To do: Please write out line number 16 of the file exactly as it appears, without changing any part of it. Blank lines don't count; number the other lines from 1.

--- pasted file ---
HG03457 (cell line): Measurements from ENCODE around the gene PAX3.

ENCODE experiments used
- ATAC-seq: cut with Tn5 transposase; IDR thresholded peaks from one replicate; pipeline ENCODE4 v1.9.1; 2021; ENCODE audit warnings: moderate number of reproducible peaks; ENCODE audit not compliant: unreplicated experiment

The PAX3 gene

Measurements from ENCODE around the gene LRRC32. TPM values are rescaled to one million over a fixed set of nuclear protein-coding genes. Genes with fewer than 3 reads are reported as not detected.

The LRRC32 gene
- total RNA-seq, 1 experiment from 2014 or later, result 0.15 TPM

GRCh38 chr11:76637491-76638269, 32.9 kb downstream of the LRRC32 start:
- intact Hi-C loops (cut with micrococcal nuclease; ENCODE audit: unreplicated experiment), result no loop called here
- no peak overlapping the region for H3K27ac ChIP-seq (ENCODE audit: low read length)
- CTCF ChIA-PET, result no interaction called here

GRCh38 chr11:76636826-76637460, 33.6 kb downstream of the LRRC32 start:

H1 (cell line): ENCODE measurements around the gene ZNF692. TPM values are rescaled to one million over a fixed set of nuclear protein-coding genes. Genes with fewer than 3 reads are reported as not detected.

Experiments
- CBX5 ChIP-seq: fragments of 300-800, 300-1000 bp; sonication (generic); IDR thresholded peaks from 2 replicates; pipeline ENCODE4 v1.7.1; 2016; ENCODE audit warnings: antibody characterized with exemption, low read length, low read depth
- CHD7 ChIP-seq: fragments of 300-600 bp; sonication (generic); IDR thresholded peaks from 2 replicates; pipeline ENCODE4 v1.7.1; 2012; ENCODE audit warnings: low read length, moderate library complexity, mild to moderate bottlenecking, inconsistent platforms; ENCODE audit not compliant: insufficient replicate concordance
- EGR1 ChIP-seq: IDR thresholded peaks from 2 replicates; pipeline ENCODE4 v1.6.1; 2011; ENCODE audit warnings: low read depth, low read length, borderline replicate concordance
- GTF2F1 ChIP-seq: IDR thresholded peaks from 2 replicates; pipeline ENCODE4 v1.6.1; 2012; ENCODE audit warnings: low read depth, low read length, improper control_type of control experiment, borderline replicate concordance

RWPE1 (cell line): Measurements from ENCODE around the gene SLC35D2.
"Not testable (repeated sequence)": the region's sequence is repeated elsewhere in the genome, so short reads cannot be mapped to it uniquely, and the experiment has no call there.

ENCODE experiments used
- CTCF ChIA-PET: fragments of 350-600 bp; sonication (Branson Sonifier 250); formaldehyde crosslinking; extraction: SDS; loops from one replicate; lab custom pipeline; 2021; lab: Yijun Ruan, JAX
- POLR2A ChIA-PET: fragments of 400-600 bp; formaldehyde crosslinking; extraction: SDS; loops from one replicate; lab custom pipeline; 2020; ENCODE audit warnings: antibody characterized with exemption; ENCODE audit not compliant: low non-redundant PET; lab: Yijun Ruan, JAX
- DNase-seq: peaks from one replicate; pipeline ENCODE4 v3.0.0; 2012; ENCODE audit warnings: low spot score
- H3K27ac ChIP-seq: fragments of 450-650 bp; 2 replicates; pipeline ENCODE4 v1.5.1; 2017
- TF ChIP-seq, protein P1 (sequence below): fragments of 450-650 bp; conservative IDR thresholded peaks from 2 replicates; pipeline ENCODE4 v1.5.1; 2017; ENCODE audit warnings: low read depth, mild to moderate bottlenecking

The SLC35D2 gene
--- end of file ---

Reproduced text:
- CHD7 ChIP-seq: fragments of 300-600 bp; sonication (generic); IDR thresholded peaks from 2 replicates; pipeline ENCODE4 v1.7.1; 2012; ENCODE audit warnings: low read length, moderate library complexity, mild to moderate bottlenecking, inconsistent platforms; ENCODE audit not compliant: insufficient replicate concordance